They are seeing people, not in an emergency situation during an overdose, but seeing them when they can talk more about what treatments are available.
“I, personally, am a member of this team and I can honestly say we are encouraged about possibly affecting change in our county,” said Drew Riley, a Norwalk resident who is a certified peer supporter.
“Our goal is to be at the doorstep of overdose victims within five to seven days of their overdose with one of us, a police officer, and a counselor from a local treatment agency and we will get the individual to treatment or support services as long as they’re ready. If they don’t answer the door or they’re not ready, we leave a package with information on where to get help.”
Not only are people seeing that there is hope in recovering from addiction, first responders are also seeing a positive impact of being able to help people get into treatment.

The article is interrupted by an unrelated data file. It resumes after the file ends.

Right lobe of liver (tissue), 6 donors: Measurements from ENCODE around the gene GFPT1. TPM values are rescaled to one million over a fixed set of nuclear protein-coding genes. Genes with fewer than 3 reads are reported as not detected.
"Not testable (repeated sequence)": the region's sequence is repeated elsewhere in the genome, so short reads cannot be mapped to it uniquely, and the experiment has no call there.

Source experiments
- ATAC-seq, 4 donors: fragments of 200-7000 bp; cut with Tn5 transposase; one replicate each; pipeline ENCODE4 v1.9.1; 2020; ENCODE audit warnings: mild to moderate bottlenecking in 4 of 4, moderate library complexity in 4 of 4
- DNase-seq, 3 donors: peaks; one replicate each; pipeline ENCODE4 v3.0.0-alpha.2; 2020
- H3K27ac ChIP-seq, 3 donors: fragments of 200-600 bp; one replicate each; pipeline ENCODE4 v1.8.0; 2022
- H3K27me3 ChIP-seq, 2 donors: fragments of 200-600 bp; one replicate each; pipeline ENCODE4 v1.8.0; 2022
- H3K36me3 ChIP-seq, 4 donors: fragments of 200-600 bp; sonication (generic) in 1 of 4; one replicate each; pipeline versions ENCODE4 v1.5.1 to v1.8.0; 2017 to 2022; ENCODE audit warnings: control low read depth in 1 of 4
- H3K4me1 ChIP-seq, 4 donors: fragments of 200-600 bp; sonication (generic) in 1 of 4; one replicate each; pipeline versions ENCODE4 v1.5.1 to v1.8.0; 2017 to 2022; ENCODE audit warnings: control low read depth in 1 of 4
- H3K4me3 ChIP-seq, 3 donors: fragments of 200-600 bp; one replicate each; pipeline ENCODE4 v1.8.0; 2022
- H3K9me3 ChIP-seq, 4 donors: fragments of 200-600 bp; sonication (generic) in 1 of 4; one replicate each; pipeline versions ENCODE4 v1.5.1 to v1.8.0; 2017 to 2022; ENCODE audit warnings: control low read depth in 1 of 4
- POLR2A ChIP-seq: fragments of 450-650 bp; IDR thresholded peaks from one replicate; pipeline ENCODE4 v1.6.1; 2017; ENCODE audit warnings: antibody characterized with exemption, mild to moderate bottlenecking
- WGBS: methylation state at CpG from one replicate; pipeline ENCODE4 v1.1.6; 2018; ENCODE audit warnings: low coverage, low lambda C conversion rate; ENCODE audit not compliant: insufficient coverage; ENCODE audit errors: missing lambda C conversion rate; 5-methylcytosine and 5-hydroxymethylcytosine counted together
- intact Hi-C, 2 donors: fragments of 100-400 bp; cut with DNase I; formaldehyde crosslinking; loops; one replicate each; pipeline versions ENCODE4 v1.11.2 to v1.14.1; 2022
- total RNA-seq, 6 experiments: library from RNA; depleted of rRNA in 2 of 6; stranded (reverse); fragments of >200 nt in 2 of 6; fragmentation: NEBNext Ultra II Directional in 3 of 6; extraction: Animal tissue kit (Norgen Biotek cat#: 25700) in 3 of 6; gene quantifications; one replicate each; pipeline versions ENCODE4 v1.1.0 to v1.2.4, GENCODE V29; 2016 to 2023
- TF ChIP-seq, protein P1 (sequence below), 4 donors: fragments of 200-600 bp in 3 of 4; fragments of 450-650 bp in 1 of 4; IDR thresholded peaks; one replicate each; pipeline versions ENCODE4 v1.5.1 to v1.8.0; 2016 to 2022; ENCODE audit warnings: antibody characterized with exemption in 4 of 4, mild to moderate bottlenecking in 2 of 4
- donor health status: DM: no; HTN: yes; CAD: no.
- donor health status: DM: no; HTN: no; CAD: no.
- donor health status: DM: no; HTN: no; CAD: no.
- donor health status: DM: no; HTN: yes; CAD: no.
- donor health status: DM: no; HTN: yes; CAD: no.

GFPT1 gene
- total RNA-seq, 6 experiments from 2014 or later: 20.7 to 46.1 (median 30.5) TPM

“The Quick Response Team gives us an opportunity to be the starting point of recovery as we continue to focus on enforcement, education, prevention and treatment to potentially reduce the instances of overdoses in our county,” Norwalk Police Chief Dave Light said.
Since beginning of the Quick Response Team initiative in Huron County at the end of October, the team has gone out four times and spoken to three out of 11 identified individuals.
“The progress seems slow, but change oftentimes is hard to identify early on. There is no one fix for this epidemic. We have to work together to effect change and to better our community — one person and one visit at a time,” Riley said.